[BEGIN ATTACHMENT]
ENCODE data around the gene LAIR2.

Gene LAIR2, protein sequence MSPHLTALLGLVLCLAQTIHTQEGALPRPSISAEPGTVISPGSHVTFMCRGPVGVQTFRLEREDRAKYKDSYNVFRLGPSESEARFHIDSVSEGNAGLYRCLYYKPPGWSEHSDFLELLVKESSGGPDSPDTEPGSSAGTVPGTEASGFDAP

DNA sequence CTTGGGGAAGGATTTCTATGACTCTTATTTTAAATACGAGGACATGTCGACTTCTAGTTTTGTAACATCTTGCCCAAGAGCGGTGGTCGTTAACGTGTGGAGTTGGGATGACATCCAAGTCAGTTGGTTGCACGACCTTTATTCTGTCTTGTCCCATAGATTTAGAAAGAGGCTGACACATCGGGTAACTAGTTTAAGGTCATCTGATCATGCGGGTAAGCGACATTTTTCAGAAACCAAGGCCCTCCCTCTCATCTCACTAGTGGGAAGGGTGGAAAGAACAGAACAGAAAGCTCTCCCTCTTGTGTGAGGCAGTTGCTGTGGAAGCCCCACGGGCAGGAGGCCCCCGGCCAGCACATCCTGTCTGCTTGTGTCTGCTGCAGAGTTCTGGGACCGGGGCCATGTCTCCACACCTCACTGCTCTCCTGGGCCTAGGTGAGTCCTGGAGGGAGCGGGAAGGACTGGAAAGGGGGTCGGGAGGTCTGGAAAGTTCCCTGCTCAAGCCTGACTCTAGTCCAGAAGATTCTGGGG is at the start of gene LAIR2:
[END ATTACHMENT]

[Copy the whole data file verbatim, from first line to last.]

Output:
ENCODE data around the gene LAIR2.

Gene LAIR2, protein sequence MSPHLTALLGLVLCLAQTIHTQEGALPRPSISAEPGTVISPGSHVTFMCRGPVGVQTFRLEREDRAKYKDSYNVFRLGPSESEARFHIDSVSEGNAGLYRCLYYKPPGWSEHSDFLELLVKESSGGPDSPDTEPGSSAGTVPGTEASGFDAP

DNA sequence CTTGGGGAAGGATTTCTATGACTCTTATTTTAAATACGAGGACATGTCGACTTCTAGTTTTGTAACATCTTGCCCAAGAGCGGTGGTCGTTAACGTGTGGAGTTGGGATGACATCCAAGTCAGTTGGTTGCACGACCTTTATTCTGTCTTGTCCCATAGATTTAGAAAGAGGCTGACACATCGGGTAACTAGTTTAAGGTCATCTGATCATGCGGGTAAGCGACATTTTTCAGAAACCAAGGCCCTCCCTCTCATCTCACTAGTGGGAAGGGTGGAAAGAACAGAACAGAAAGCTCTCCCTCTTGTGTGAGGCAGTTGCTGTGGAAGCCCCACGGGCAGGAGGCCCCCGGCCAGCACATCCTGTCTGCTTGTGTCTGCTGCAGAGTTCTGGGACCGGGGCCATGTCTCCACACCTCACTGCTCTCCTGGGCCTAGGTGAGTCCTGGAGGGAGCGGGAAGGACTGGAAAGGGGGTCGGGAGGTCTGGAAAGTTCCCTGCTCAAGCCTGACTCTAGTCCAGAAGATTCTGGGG is at the start of gene LAIR2: